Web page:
• Trevor Page July 12, 2012, 8:49 pm

      I use wordpress, it has built in comment moderation which allows me to strip URLs from spammers comments, yet leave their comments intact! Pretty powerful stuff 😉

  • Almira July 24, 2012, 7:48 am

    this information needs to be passed to other people, and i will definitely do it.

  • MANIMOZHI S December 7, 2016, 6:11 am

    In local machine its display the images but when we deployed into the server it doesnt show the images.
    What I have to chnages. Tomcat webapss path or ? !!
    Thanks In Advance

  • roman December 29, 2016, 1:13 am

    remove my question and do not give solution

  • Lisa Brooks June 21, 2017, 11:38 am

    What would be the equivalent file location if using Glassfish 4 instead of Tomcat?

  • cycling fashion July 12, 2017, 7:34 pm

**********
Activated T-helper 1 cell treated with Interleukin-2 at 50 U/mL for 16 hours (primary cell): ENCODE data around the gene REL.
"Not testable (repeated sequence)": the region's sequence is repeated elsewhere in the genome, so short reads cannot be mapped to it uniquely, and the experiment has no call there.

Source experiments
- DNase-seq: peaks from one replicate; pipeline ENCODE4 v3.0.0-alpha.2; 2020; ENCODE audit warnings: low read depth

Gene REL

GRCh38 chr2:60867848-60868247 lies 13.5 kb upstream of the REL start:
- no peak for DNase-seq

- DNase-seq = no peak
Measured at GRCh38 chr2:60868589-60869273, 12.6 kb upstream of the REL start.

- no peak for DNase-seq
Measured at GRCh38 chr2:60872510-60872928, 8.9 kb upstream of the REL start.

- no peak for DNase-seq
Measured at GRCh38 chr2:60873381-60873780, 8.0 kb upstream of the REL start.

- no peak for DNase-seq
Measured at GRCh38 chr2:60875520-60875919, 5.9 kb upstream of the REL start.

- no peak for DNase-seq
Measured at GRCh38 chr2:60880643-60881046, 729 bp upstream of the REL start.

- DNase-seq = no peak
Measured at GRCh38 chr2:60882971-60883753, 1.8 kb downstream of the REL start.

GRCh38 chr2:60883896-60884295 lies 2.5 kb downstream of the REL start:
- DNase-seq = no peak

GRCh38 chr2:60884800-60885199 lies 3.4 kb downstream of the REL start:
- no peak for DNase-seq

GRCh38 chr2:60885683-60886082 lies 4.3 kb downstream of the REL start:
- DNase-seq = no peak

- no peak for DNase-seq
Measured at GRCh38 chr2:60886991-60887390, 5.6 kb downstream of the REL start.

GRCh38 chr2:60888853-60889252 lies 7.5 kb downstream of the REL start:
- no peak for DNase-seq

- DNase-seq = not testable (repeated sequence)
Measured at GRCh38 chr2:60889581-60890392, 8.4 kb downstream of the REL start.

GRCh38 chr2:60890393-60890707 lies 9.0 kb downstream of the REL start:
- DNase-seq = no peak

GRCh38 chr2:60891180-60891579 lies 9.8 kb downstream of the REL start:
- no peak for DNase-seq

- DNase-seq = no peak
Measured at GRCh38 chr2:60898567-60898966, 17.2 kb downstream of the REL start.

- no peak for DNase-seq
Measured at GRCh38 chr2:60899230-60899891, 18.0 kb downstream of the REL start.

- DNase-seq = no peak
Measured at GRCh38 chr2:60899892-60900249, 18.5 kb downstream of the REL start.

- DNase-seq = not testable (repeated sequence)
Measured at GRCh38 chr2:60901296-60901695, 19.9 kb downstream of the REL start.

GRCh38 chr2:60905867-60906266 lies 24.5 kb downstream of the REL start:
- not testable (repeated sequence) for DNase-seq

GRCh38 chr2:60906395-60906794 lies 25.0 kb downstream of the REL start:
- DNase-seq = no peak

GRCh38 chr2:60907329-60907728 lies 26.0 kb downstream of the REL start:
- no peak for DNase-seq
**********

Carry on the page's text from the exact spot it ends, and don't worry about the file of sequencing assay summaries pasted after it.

I got this web page from my friend who informed me about this web site and now this time I am visiting this web site and reading very informative content here.

  • great post to read July 16, 2017, 1:39 am

    Hoodie is going to be your comfy weekend staple.

  • Nikita August 10, 2017, 6:29 pm

    Great article, thank you!

    Anyway, the image is not displayed when writing this way:

    But, if we add a forward slash before “WoodworkingExchange”, then everything works just fine.

    At first glance, it seems kind of obvious because the src attribute “path” doesn’t match the “path” of the Context. However, we can get rid of the forward slash in the Context path: